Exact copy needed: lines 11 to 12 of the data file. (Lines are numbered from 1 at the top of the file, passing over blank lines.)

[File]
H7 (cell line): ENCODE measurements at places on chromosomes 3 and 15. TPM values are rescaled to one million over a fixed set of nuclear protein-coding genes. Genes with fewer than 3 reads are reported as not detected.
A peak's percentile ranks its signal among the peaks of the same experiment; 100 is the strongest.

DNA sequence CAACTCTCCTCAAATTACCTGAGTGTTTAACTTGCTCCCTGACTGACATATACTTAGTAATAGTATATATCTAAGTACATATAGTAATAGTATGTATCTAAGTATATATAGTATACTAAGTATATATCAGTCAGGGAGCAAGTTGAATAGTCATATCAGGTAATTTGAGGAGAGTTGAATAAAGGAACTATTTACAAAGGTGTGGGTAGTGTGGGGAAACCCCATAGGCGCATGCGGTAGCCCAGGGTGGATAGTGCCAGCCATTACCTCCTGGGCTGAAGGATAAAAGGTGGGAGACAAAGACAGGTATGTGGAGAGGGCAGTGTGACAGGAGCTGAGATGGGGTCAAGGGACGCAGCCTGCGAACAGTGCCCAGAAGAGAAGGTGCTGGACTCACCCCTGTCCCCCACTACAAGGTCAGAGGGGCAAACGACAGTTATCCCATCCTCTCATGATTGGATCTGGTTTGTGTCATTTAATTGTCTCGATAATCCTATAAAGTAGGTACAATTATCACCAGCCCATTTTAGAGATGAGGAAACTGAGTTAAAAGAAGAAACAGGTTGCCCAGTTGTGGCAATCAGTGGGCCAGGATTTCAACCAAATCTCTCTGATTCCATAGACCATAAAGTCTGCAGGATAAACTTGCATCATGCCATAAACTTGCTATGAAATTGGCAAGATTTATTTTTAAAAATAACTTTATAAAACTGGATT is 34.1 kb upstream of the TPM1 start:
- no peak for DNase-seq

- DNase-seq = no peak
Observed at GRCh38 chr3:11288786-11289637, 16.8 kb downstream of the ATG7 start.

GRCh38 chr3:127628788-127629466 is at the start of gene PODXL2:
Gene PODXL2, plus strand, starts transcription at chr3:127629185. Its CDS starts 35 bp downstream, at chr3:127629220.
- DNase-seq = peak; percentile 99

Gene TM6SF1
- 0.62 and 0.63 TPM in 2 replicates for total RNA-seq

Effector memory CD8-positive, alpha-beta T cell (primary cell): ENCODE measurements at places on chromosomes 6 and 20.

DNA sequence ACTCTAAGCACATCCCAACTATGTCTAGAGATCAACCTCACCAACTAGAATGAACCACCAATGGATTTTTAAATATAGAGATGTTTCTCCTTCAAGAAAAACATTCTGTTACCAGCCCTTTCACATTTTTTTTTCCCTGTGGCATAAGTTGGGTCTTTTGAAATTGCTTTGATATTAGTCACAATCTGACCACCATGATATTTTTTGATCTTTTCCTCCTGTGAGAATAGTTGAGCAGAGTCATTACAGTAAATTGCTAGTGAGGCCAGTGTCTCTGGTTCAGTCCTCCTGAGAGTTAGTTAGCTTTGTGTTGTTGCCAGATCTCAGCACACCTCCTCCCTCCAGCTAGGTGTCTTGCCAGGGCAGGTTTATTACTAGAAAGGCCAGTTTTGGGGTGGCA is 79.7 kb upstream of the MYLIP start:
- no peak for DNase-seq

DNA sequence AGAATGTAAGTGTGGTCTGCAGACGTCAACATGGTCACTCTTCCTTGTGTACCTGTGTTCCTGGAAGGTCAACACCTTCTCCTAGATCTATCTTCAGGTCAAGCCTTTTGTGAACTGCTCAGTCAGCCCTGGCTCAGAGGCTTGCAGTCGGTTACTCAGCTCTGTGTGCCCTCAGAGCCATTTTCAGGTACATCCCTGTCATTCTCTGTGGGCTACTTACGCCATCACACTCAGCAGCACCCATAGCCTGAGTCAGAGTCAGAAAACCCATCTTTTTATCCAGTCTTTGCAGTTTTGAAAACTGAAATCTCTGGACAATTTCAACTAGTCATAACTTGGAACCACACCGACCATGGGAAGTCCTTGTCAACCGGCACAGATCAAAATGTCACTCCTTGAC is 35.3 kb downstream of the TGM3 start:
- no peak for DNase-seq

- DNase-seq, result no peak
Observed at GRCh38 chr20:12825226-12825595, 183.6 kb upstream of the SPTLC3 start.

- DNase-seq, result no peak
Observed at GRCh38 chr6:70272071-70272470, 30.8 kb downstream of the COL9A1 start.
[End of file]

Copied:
- 0.62 and 0.63 TPM in 2 replicates for total RNA-seq

Effector memory CD8-positive, alpha-beta T cell (primary cell): ENCODE measurements at places on chromosomes 6 and 20.